Where masking tape is concerned, the first matter to address is whether you wish to leave the tape in place, exposed to the elements (including dew), for more than 24 hours. If not, you (and your wallet) are in luck. Except when used with two-part coatings, good old khaki-colored masking tape, the type that’s been around for decades, is fine. While you wouldn’t want to use it to pull a fine line, such as a boot or sheer stripe, it will work well for antifouling paint and many other less-than-precise applications.
At just 4 or 5 dollars a roll, this tape is inexpensive, and you won’t feel too bad if a roll is left out in the rain, which will almost certainly render it unusable (one of my pet peeves when I ran a boatyard). If you require greater definition to an edge and a finer line — as well as resistance to solvents and two-part paints — a high-performance version of this tape (3M 218 Fine Line masking tape) is available for about $17 a roll, depending on the width. This tape can be stretched to make smooth curves, but it also can be torn without using a knife as you complete a run.
Again, beware: These types of masking tape are, for the most part, not weather-resistant. Even storing them in a damp environment can destroy them. It’s hard to watch a boat owner laboriously mask off brightwork, apply a coat of varnish and then not return straightaway because the weather turns poor for a week or two. When it comes time to remove this tape, it will stubbornly resist. Much of it will be left behind as strips are pulled up and torn, often requiring the use of a razor scraper and adhesive remover. Upon exposure to moisture — it takes nothing more than dew to wreck it — this tape will separate from its adhesive, leaving a formidable cleanup task for the unwary user.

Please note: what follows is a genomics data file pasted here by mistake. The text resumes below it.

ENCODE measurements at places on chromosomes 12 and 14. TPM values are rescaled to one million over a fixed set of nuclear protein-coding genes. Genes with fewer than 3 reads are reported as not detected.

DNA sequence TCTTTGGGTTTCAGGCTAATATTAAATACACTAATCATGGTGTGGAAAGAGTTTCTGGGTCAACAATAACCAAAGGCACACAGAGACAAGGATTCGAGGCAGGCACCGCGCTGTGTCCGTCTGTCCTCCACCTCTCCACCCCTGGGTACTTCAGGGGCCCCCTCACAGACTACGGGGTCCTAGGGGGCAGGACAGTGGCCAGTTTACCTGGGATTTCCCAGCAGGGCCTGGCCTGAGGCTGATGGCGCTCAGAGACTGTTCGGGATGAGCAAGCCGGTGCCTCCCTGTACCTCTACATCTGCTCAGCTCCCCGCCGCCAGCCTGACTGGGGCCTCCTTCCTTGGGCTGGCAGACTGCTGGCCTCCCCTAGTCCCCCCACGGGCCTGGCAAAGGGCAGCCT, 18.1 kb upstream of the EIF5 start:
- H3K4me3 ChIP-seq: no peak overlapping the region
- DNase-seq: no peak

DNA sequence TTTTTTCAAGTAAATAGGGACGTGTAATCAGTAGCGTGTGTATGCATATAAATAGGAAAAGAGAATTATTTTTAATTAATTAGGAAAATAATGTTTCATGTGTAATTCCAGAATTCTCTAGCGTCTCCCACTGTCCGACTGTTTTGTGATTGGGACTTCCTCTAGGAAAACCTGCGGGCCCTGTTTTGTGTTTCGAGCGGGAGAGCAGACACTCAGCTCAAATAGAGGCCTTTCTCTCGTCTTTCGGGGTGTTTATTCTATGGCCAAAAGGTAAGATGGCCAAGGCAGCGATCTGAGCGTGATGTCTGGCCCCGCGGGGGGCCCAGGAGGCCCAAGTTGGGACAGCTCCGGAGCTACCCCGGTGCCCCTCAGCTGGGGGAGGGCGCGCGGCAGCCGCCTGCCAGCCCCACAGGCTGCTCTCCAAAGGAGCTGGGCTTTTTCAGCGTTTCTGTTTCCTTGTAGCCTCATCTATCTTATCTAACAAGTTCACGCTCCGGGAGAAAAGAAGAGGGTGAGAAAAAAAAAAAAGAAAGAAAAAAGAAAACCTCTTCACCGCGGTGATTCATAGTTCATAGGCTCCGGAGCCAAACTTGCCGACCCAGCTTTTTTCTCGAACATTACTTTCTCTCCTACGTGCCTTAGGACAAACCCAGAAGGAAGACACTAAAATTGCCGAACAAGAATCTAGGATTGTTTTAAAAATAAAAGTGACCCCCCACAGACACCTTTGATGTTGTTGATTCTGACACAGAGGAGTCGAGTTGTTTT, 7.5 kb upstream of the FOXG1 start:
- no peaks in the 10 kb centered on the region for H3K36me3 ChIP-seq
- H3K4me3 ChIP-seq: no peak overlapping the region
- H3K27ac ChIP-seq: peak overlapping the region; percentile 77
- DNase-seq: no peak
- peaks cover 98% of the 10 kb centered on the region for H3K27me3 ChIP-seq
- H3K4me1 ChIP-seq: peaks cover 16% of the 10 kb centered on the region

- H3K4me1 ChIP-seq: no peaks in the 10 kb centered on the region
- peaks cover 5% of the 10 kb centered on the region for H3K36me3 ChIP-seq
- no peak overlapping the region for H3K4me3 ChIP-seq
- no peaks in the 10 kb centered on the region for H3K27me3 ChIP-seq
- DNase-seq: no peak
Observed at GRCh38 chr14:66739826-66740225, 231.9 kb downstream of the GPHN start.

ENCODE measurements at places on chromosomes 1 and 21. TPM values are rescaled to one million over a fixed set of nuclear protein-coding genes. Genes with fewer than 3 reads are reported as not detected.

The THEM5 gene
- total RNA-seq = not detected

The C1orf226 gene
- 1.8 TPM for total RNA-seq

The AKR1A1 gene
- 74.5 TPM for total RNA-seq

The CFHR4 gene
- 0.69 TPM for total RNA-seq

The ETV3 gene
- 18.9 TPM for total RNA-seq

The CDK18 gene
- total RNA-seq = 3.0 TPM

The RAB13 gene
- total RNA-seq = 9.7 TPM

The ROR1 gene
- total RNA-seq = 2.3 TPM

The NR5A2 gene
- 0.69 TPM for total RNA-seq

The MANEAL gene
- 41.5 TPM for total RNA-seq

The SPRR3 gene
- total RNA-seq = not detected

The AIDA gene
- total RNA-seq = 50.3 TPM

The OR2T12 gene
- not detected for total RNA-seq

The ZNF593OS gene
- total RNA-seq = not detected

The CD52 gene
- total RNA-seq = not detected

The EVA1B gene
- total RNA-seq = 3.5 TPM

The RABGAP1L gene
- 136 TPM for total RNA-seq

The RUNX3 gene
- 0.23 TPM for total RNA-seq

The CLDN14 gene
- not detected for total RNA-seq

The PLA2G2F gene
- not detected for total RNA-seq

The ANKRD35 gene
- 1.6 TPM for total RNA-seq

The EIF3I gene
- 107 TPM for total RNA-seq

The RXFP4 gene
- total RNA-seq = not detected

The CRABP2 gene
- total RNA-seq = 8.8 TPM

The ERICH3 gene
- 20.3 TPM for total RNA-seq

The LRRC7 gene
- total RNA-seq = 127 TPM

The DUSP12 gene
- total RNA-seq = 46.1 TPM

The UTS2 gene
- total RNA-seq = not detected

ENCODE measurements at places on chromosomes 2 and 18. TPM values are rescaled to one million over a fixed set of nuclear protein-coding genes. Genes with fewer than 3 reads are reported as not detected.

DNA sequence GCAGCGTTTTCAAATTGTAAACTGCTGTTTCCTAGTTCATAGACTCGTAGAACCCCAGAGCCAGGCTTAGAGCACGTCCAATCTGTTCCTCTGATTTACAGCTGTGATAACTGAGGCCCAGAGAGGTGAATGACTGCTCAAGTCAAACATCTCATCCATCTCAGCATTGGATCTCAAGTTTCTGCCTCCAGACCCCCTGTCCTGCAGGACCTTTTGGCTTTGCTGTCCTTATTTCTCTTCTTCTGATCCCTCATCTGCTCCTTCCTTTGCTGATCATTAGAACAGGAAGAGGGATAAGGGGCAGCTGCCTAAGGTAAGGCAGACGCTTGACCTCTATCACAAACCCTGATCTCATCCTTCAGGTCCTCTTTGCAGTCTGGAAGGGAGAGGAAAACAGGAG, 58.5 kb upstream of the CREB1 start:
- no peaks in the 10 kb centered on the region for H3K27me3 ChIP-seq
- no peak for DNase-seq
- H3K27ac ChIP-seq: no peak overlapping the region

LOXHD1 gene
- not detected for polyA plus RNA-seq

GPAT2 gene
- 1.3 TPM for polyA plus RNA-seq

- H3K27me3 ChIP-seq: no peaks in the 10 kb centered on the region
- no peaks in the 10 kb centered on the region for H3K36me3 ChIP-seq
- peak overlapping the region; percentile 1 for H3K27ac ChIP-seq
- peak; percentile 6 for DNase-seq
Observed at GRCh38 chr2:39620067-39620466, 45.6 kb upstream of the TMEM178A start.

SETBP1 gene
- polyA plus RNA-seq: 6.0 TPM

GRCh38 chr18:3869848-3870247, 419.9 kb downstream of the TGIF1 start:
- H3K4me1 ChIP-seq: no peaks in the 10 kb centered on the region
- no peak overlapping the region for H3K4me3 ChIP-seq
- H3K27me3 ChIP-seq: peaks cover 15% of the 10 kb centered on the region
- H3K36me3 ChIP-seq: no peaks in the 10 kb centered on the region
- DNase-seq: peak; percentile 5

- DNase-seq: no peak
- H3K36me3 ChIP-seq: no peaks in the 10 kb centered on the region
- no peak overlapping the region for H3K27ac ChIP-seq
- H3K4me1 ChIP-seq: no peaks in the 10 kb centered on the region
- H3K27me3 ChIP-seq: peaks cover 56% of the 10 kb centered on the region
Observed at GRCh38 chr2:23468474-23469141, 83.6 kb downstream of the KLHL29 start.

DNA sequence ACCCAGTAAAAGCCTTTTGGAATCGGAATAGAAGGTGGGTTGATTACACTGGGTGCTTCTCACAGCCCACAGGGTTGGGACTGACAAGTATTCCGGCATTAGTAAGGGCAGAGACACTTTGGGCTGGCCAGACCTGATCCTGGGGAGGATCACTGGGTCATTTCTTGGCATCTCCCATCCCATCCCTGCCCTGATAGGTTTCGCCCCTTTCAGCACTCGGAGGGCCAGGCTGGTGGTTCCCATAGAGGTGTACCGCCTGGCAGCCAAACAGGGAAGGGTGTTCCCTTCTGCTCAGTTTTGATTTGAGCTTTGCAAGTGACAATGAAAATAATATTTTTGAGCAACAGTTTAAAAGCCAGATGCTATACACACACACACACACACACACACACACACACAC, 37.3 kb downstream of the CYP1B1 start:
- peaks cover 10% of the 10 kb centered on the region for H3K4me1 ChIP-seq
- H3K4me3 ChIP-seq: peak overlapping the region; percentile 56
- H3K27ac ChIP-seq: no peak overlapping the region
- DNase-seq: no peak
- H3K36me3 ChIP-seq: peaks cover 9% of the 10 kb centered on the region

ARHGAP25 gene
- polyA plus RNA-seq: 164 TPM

These days there’s a wide range of masking-tape options beyond the standard variety, too many to list all of them here. However, a couple are especially useful and noteworthy. For any masking job that may be exposed to rain and sun for up to seven days (or 14 days indoors), you must move up to the next level of tape sophistication. In that case, 3M’s blue medium-adhesion masking tape fits the bill. Medium adhesion means it’s unlikely to pull paint and varnish off with it as it’s removed. (There are other tape manufacturers besides 3M, but my experience is with this dependable brand; the company invented masking tape in 1925.) If your project will last longer than this, and you don’t wish to remove and replace tape every seven days, then silver masking tape is the right choice, as it can be used outdoors for more than 30 days. In fact, I’ve used it for twice this duration, but plan on a minimum of a month. This tape is also useful for temporary on-deck repairs, such as a leaky hatch.
All masking tapes are not very strong, nor are they meant to be. But if you simply need a moisture barrier, the silver variety works well. Avoid the temptation to use duct tape for any temporary on-deck repair. Once it’s wet, its backing separates from its tenacious glue, which is extremely difficult to remove.
In short, determine what you will need in the way of weather resistance, chemical compatibility and the fineness of the line before reaching for a roll of masking tape. 3M and other tape manufacturers provide detailed sales information for all of their products, making the selection process relatively easy. Lastly, here’s a tip: The natural tendency when removing tape is to pull it at 90 degrees to the surface. That’s fine if the surface is gelcoat, but if, for instance, it’s an old varnished sole or recently applied enamel paint, there’s a risk of pulling the coating with it. To avoid that, pull the tape back closer to 180 degrees. By doing so, you’ll create less stress on the coating’s bond.
Steve D’Antonio offers services for boat owners and buyers through Steve D’Antonio Marine Consulting www.stevedmarineconsulting.com.